He wonders how many people have seen Arthur in the latter situation; or rather, have been allowed to see him like that.

(See, Arthur comes apart at the seams like any other human; the trick is that he is singularly skilled at hiding the evidence.)

“This is uncomfortable,” Arthur mutters around the mouth of his beer bottle, seemingly fixated on the procedural cop show currently playing on telly. It is late, late enough to be considered early, but they’re both operating on different time zones and too alert to sleep. Drinking, watching rubbish television, sex; all these are ways to while away the hours till daybreak.

“Indubitably,” Eames agrees, shifting over to grab his own sweating bottle from the bedside table.

Arthur elbows him in the ribs, hard, but doesn’t move away.

Honestly, Eames doesn’t know what the hell they’re doing right now. They’ve never bothered to waste time together like this before. When they meet it’s generally to fuck, discuss a job opportunity or network. Sometimes all three.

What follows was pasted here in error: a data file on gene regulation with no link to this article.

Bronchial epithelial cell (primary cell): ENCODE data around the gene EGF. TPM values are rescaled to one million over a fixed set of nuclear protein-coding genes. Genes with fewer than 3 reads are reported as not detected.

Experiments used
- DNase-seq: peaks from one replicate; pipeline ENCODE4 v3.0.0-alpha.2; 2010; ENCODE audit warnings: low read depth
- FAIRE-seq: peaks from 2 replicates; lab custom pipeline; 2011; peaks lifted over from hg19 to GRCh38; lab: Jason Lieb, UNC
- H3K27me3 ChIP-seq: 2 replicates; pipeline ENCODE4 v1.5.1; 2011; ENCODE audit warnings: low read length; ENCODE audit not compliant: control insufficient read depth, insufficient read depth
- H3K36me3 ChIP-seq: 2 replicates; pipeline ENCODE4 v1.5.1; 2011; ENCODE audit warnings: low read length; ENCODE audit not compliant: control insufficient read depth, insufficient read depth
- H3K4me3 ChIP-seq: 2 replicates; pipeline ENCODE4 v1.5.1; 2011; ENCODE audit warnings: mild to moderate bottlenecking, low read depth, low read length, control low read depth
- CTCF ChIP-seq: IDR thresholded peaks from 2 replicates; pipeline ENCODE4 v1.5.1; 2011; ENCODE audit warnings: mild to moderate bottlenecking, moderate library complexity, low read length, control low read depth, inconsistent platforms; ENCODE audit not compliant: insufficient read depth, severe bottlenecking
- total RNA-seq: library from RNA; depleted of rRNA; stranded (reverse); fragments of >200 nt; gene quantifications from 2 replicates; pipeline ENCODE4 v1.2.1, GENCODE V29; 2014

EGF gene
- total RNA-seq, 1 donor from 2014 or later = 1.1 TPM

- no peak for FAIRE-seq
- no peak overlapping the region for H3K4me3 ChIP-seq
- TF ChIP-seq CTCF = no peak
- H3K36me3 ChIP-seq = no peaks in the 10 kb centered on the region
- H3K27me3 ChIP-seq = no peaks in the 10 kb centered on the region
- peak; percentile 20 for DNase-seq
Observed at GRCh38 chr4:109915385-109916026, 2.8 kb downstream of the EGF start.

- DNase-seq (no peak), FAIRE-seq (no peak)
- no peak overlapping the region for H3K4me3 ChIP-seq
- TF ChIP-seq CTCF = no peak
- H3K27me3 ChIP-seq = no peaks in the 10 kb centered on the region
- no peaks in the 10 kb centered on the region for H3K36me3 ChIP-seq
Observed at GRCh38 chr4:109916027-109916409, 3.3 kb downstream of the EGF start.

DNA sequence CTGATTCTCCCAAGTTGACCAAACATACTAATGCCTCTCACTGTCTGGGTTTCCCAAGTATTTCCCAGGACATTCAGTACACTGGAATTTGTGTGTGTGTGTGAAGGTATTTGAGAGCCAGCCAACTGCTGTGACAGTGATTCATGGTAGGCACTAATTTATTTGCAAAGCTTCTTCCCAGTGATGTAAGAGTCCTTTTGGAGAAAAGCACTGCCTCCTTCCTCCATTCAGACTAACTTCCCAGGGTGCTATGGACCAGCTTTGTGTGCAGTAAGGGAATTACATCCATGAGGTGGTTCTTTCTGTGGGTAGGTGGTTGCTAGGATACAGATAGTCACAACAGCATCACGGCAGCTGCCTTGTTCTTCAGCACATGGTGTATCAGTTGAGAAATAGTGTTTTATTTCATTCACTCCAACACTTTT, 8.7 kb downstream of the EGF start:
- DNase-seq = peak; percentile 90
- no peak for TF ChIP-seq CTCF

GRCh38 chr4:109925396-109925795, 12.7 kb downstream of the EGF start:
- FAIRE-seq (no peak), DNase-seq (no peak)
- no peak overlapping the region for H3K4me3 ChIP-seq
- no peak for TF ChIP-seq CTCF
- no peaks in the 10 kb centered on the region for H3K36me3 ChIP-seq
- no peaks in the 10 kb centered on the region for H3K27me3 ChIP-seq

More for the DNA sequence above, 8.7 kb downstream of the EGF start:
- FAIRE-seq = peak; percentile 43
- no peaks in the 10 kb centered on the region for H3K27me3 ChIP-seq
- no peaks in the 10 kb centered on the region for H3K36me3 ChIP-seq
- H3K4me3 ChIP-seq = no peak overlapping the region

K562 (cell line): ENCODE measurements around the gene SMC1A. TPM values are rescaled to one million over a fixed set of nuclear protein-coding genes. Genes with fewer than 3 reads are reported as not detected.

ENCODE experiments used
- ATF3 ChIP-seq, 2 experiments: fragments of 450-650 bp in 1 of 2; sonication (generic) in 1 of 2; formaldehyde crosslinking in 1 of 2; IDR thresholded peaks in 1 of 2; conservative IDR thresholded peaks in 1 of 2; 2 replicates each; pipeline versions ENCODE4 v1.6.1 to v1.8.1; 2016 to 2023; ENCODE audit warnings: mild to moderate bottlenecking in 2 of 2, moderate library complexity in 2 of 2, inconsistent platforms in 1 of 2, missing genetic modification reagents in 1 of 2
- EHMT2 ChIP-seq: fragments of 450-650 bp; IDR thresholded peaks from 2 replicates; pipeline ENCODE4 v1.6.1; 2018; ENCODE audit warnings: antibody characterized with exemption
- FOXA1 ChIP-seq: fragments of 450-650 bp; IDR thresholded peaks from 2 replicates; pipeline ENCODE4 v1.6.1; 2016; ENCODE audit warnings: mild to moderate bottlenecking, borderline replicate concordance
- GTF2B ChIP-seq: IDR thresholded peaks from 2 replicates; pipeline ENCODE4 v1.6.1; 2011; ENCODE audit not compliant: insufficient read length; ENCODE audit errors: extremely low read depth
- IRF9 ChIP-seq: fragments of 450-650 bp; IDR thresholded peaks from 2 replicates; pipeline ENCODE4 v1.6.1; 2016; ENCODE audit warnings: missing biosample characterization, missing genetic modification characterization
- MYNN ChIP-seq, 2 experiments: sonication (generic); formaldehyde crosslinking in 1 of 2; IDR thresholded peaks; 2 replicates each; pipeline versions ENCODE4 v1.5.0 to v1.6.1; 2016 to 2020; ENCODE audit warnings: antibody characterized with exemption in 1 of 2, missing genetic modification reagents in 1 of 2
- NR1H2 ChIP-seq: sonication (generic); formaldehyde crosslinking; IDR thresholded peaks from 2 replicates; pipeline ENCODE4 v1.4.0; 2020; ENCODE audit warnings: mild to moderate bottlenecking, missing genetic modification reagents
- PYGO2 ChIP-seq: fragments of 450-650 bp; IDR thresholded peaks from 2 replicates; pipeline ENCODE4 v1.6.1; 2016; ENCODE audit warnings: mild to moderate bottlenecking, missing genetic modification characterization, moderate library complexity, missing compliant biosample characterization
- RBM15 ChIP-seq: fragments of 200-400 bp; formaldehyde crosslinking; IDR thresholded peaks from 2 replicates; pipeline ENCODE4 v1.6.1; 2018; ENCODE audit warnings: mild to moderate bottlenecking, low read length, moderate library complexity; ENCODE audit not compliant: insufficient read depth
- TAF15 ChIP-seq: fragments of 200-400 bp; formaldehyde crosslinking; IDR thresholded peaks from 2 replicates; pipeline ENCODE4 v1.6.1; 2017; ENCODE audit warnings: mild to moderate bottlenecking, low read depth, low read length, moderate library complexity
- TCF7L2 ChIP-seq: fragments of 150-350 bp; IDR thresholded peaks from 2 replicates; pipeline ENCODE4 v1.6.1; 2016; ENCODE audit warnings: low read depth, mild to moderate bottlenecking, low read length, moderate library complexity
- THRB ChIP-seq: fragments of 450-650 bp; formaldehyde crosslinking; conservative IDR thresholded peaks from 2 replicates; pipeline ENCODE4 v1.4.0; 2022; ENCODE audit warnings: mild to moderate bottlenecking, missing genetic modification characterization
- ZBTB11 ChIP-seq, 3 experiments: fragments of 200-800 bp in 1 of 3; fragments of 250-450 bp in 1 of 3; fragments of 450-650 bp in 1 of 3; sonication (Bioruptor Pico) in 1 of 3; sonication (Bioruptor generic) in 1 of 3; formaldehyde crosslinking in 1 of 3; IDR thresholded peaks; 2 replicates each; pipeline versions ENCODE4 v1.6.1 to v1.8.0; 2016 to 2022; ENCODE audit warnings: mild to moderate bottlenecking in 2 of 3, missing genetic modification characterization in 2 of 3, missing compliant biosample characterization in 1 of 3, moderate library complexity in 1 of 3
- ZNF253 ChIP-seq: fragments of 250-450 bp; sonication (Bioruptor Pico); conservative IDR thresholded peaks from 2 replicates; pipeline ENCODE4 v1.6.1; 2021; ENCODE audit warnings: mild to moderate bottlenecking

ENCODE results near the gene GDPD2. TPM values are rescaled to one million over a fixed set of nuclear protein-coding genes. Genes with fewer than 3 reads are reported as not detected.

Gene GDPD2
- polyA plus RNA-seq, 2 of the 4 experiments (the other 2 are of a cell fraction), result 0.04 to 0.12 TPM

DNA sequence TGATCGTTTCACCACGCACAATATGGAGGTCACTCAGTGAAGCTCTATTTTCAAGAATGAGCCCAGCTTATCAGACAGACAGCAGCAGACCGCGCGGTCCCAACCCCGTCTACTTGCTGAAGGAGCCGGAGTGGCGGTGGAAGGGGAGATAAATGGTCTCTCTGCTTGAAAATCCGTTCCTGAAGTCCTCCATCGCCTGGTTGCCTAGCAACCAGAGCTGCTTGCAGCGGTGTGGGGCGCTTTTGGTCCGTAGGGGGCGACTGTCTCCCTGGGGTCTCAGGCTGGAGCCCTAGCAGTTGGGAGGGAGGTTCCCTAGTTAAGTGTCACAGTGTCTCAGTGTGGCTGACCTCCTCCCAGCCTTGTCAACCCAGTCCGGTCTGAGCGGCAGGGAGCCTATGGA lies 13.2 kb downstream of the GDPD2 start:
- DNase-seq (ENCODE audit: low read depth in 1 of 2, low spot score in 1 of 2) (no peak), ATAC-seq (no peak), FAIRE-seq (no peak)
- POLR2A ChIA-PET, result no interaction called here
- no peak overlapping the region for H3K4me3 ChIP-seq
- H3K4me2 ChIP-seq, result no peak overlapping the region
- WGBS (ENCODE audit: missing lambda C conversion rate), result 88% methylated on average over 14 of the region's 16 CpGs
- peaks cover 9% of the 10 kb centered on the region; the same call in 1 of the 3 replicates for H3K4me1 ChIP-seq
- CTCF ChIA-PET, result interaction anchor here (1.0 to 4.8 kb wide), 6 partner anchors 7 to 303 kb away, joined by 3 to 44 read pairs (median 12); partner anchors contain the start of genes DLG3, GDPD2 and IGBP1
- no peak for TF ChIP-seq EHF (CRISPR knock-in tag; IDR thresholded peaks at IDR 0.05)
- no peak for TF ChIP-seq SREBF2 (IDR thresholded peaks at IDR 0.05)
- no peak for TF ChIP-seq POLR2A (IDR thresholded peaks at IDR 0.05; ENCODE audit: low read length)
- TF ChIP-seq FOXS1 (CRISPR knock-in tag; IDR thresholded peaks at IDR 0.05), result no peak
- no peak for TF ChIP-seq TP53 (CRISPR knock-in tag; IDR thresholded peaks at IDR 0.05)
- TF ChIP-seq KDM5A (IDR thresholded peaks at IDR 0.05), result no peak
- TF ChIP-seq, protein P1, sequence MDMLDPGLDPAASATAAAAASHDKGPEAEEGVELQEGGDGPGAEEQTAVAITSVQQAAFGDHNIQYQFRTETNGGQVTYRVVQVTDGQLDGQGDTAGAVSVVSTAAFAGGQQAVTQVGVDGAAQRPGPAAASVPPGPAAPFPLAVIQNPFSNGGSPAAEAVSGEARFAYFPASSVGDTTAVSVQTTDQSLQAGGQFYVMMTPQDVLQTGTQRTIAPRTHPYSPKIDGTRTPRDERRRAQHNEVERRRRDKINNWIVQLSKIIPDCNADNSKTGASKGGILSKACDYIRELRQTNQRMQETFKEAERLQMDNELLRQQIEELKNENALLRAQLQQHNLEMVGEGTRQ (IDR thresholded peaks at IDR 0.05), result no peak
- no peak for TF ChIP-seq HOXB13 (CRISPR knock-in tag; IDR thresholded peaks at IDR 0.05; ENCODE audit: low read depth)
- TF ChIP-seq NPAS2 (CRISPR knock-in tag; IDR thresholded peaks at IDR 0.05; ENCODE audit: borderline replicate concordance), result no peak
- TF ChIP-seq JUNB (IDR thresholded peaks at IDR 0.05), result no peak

But this new turn of events is not unpleasant.

Not in the least.

January (late)

“Hey, I’ve a question,” Eames mumbles into the crook of one arm. He knows without needing to look that the curtains are drawn right back, revealing a murky harbour and towering bridge. The sky is a deep and decadent blue but predawn light seeps over the sails of the Opera House, insipid and wan.

“Yes?” Arthur is seated at the edge of the rumpled bed, fully dressed and armed, rifling through multiple passports and flight itineraries. Over the years, he’s gotten a lot better at deciphering Eames’ sleep-speech.

“Why is it,” he continues muzzily, the words dissolving like sherbet on his tongue, “why is it that you’re always the one to find me?”

Arthur frowns down at him. Similarly, over the years, Eames has gotten a lot better at deciphering Arthur’s various frowns. This one is contemplative, tinged with something enigmatic – some private memory or secret. “It’s what we agreed upon when we first started doing this, remember? Plus, there’s no paper or electronic trail of any correspondence this way.”